# Does the compactness of FOL apply to collections of formulas with free variables?

Te compactness theorem for First Order Logic (FOL) is as follows, from this handout.

A set of sentences $$\Sigma$$ has a model if and only if every finite subset of $$\Sigma$$ has a model.

I'm curious whether the compactness theorem can be extended to not-necessarily-closed well-formed formulas. The proof of this fact seems simple enough, but in a few presentations of the compactness theorem that I've seen the stronger statement involving not-necessarily-closed well-formed formulas is not made. Recent experience has also made my wary of free variables.

I'm also curious whether talking about compactness when free variables are involved even makes sense, Wilfrid Hodges' A Shorter Model Theory and David Marker's Model Theory: An Introduction both indirectly exclude open formulas by restricting attention to theories, which are defined as sets of sentences.

My motivation for this question is trying to understand the definition of a type, given below. I'm curious whether it follows from the definition that a given type $$t$$ is always satisfiable.

Here's my attempt to prove it. The idea is just to reinterpret all the free variables as constant symbols in a different language.

Let $$L$$ be a language with free variable symbols $$V$$ and constant symbols $$K$$. Let $$L'$$ be a language whose constant symbols are $$K \cup V$$ and whose variable symbols are $$V'$$ where $$V$$ and $$V'$$ are disjoint.

Let $$\Sigma$$ be a set of $$L$$ formulas. $$\Sigma$$ is satisfiable if and only if there exists a model $$M$$ and an assignment $$v$$ such that $$M, v \models \Sigma$$.

$$M, v \models \Sigma$$ holds if and only if there exists an $$L'$$-structure $$M'$$ such that $$M' \models \Sigma$$.

Since $$\Sigma$$ is a set of sentences in $$L'$$, $$M'$$ exists by compactness whenever $$\Sigma$$ is finitely satisfiable.

I'm interested in this result because I want to know if I can conclude that a type $$t$$ is satisfiable (perhaps in some extended sense of satisfiability).

Here is the definition of a type from Wikipedia, somewhat paraphrased.

Let $$M$$ be an $$L$$-structure and $$A$$ be a subset of the domain of $$M$$. Let $$L(A)$$ denote the language in the signature of $$L$$ extended with constant symbols for each $$A$$.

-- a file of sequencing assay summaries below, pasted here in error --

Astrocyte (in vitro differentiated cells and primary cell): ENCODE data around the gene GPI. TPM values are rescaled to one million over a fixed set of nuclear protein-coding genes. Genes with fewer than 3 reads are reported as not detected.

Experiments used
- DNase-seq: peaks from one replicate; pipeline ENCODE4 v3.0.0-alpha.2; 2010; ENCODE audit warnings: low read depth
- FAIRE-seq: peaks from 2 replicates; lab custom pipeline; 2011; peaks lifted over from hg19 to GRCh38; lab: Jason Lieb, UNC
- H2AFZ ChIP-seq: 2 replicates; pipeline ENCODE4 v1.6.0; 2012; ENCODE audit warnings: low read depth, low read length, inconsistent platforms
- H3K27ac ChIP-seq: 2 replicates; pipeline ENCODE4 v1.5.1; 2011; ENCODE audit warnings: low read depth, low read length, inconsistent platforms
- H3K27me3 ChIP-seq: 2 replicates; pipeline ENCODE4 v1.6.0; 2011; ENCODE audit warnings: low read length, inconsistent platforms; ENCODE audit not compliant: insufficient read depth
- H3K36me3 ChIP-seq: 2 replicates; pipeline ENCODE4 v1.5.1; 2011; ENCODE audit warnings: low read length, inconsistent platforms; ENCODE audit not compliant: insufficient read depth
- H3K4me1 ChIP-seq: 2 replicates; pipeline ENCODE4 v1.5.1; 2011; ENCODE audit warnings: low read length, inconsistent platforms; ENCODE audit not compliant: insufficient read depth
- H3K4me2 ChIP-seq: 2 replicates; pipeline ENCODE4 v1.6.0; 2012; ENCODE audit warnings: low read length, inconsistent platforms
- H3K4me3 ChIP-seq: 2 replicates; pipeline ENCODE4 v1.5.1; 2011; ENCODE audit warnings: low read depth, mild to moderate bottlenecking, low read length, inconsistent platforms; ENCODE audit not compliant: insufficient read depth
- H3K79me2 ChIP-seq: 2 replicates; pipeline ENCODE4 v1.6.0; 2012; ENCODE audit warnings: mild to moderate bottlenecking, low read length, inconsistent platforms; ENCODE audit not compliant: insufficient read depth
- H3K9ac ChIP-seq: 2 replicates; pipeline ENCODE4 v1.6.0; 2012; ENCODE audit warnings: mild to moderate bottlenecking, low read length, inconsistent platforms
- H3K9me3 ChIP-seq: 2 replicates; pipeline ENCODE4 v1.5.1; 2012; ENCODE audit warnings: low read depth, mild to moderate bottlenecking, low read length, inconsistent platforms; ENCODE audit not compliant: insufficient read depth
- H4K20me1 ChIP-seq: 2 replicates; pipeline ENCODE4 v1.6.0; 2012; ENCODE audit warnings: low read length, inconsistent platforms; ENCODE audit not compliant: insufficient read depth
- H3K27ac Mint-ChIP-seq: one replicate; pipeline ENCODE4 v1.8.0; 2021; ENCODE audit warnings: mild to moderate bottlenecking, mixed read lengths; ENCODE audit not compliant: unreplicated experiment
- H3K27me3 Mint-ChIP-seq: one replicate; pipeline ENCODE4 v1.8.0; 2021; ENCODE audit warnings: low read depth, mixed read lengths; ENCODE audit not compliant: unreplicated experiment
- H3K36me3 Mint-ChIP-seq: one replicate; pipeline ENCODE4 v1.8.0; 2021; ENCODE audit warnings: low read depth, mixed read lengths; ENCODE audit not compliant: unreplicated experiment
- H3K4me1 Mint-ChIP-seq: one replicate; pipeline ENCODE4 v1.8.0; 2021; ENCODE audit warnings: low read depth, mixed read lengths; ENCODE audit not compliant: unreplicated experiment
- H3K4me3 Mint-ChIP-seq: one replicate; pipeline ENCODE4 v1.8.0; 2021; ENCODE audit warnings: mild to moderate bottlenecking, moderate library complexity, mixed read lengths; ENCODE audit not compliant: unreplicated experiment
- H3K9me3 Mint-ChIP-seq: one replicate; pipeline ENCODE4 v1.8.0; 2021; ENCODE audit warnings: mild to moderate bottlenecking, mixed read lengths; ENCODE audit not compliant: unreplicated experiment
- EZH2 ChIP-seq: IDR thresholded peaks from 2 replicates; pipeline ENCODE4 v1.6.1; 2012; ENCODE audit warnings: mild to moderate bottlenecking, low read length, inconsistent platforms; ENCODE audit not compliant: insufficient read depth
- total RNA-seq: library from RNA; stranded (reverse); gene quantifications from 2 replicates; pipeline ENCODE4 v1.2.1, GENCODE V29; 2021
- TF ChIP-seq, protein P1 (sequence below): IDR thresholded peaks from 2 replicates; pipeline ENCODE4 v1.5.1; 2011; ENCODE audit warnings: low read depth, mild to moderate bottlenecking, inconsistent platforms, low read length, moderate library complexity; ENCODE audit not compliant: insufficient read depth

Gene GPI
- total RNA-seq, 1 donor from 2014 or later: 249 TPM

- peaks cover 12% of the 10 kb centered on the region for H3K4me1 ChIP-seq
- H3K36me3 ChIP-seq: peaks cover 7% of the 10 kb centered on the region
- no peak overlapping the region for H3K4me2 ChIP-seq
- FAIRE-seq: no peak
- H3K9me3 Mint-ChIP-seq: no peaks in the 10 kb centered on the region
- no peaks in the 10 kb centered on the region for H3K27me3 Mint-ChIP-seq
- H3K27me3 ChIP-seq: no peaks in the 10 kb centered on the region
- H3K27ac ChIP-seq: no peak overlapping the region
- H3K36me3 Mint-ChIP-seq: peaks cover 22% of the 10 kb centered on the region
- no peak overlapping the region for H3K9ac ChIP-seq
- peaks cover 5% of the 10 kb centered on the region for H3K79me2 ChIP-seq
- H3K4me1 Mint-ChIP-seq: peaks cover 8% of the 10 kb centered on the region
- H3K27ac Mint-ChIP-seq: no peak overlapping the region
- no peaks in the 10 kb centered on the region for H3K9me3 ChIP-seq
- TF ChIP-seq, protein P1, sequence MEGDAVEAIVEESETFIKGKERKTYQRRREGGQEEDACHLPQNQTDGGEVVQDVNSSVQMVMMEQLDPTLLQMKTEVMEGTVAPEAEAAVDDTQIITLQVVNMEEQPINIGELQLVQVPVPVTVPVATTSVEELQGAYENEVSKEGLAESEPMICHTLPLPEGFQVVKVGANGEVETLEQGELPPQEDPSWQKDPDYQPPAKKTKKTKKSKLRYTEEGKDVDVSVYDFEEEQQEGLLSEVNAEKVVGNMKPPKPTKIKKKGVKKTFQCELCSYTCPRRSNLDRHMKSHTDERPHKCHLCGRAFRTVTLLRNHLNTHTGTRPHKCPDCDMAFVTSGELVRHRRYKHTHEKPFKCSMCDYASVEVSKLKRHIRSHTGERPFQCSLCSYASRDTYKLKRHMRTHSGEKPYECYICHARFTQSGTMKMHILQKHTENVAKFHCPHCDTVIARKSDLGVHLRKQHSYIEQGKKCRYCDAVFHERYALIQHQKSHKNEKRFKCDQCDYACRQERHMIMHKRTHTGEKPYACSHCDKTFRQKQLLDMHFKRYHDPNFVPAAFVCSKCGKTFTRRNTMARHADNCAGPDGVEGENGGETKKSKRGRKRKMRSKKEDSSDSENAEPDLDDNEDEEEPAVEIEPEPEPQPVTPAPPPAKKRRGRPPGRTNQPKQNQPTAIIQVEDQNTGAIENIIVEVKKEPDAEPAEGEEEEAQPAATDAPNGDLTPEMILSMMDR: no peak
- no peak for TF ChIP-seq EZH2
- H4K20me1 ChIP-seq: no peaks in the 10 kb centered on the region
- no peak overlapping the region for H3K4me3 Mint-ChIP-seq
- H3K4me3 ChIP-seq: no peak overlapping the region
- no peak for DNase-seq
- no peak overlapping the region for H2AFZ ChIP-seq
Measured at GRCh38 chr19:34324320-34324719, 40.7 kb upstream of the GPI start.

An $$n$$-type of $$M$$ over $$A$$ is a collection $$t$$ of not-necessarily closed well-formed formulas in the language $$L(A)$$ such that $$\mathrm{FV}(t) \subset \{ x_1, x_2, \cdots, x_n \}$$. Let $$\mathrm{FV}(t)$$ denote the union of all $$\mathrm{FV}(\varphi)$$ for all $$\varphi$$ in $$t$$.

For every finite subset $$t_0$$ in $$t$$, there exists an $$f(t_0)$$ in $$M^n$$ such that $$M \models t_0[x_1:=f(t_0)_1,\, x_2:=f(t_0)_2 \cdots]$$.

The function $$f$$ must exist for $$t$$ to be a type, but it is not itself part of the type. Said another way, it is not possible to create two types that contain the same formulas but have different witness-maps.

• Yes, replacing free variables by constants works, and all types are satisfiable (more precisely, for every structure $\mathcal{M}$ and every cardinal $\kappa$ there is a $\kappa$-saturated elementary extension of $\mathcal{M}$). Commented Sep 6, 2021 at 20:09
• The usual definitions of satisfaction work out OK if you allow free variables in the set of formulas being interpreted. The interpretation maps have to be consistent about how they assign values to free variables for things to work, and this amounts to treating the free variables as constants: so the whole set of formulas is being viewed as existentially quantified in the free variables. The compactness theorem still holds. Commented Sep 6, 2021 at 20:24

## 1 Answer

There are two forms of the compactness theorem with free variables. The OP correctly states and proves one of these. The second is stated below (CT2). Though CT2 is a simple corollary of the compactness theorem, it is the most natural theorem to apply when dealing with types (it may be what you are looking for).

CT1. If $$\Sigma(x)$$ is finitely satisfiable, then $$\Sigma(x)$$ is satisfiable;

CT2. If $$\Sigma(x)$$ is finitely satisfiable in a model $$M$$, than $$\Sigma(x)$$ is satisfiable in an elementary extension of $$M$$.

It is worthwhile to note that in CT2 we can allow $$\Sigma(x)$$ to have parameters over $$M$$.

Finitely satisfiable in $$M$$ means that $$M\models\exists x\ \varphi(x)$$ for every $$\varphi(x)$$ that is conjunction of formulas in $$\Sigma(x)$$.

The proof of CT2 is an application of CT1 and the diagram method. I sketch the idea below.

Let $$a$$ be a tuple that enumerates the model $$M$$. Let $$p(z)=\mathrm{tp}_M(a)$$, where as usual $$\mathrm{tp}(a)=\{\varphi(x):M\models\phi(a)\}$$. Verify that $$p(z)\cup\Sigma(x)$$ is finitely consistent (in $$M$$). Apply CT1 to obtain a model $$N,b,c\models p(z)\cup\Sigma(x)$$. Prove that $$b$$ enumerates an elementary substructure of $$N$$ isomorphic to $$M$$. (This last step is what is known as the diagram method.)